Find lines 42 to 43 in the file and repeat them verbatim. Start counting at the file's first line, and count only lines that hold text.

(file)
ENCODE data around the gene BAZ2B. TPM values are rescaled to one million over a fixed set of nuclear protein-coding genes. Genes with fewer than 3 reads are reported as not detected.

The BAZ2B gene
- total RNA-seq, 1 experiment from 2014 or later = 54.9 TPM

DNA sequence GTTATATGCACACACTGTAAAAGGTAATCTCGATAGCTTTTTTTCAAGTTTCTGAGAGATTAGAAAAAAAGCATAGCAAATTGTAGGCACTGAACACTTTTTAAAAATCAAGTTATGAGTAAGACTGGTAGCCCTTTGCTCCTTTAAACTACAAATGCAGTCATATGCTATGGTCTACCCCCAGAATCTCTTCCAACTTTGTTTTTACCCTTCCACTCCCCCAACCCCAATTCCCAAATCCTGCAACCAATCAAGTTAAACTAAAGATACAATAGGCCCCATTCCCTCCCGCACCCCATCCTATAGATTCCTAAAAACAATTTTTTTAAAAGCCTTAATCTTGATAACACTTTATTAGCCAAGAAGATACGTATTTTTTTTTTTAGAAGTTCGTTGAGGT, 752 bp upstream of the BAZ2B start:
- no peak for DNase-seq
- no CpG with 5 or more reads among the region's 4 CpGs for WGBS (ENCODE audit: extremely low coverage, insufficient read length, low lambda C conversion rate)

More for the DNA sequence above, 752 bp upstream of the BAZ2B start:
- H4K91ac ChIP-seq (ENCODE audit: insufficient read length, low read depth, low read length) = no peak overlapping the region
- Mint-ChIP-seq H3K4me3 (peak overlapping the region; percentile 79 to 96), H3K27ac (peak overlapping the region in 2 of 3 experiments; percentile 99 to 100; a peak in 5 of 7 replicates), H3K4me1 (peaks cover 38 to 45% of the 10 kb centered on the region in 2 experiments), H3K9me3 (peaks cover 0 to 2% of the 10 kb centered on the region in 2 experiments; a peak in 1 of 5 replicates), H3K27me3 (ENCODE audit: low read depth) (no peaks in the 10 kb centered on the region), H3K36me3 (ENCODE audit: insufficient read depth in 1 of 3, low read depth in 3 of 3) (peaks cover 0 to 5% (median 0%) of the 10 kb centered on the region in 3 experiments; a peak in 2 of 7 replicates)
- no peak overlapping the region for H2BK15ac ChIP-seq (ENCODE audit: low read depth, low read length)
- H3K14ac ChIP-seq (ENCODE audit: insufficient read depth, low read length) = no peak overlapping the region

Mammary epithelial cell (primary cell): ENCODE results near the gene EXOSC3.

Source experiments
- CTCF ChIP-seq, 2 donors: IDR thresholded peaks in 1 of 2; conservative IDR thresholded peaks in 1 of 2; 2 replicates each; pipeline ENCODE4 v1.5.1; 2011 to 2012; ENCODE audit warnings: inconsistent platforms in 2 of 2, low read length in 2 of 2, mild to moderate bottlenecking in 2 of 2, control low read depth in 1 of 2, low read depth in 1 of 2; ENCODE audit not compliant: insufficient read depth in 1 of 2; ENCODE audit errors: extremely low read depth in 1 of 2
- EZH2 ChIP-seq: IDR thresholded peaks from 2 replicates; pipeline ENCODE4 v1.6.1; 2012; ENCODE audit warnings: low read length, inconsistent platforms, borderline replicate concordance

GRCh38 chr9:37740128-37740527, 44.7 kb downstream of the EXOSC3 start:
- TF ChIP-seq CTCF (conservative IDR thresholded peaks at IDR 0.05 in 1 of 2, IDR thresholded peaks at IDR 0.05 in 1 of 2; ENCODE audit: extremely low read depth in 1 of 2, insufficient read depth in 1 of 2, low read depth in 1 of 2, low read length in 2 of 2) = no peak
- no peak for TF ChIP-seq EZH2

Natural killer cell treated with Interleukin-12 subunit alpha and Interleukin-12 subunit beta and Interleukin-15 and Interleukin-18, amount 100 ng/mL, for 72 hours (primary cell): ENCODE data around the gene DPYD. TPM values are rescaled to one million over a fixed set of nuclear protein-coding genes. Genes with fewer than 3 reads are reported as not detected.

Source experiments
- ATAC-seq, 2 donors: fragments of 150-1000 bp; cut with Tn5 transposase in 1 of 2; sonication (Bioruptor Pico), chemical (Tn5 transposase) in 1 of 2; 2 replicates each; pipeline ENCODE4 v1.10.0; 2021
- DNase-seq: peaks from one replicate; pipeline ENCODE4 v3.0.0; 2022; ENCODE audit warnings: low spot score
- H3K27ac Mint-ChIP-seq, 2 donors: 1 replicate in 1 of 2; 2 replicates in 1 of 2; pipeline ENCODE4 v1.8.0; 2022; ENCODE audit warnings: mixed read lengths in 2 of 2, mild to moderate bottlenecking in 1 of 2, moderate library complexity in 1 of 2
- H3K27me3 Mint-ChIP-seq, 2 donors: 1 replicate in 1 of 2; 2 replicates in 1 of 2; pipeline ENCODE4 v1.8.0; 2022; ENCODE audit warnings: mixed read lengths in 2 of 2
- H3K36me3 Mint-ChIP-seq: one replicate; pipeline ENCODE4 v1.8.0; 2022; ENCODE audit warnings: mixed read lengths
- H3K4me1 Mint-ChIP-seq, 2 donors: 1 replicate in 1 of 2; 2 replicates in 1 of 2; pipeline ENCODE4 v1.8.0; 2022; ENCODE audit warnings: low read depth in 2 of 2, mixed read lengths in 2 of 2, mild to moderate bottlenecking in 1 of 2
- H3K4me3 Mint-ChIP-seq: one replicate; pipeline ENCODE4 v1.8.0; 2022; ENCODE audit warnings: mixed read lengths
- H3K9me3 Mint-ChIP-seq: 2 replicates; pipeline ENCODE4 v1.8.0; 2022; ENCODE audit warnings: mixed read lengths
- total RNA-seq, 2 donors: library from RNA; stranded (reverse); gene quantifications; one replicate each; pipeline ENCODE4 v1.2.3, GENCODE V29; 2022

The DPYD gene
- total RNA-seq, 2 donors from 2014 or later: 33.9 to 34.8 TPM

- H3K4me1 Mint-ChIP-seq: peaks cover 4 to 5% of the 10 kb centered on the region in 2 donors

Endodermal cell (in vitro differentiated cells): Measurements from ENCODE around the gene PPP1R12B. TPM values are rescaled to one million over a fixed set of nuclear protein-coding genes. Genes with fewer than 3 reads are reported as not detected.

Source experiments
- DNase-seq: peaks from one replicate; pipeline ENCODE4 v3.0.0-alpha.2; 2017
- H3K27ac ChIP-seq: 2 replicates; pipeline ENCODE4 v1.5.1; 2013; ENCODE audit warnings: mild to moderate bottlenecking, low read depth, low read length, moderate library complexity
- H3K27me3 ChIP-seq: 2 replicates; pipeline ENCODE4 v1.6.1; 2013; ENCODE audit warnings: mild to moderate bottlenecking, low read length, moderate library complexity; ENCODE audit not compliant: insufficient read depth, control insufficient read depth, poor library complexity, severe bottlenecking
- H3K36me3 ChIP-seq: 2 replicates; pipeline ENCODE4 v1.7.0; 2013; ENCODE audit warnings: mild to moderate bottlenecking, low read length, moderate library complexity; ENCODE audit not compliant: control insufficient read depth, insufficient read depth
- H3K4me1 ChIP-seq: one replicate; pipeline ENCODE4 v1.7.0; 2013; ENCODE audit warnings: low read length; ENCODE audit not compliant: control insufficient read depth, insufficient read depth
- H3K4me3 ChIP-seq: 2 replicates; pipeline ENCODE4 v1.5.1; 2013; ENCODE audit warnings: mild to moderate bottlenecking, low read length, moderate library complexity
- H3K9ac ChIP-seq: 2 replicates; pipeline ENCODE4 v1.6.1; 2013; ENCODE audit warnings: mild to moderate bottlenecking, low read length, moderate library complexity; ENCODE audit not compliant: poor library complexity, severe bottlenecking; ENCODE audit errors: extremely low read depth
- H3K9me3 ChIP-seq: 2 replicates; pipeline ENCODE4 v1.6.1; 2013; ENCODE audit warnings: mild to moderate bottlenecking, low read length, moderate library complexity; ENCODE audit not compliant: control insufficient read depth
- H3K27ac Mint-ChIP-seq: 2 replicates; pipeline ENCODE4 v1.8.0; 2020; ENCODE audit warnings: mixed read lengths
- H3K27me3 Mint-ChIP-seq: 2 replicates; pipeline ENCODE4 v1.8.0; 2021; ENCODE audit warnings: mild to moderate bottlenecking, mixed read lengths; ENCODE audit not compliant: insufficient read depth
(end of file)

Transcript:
- H3K9me3 ChIP-seq: 2 replicates; pipeline ENCODE4 v1.6.1; 2013; ENCODE audit warnings: mild to moderate bottlenecking, low read length, moderate library complexity; ENCODE audit not compliant: control insufficient read depth
- H3K27ac Mint-ChIP-seq: 2 replicates; pipeline ENCODE4 v1.8.0; 2020; ENCODE audit warnings: mixed read lengths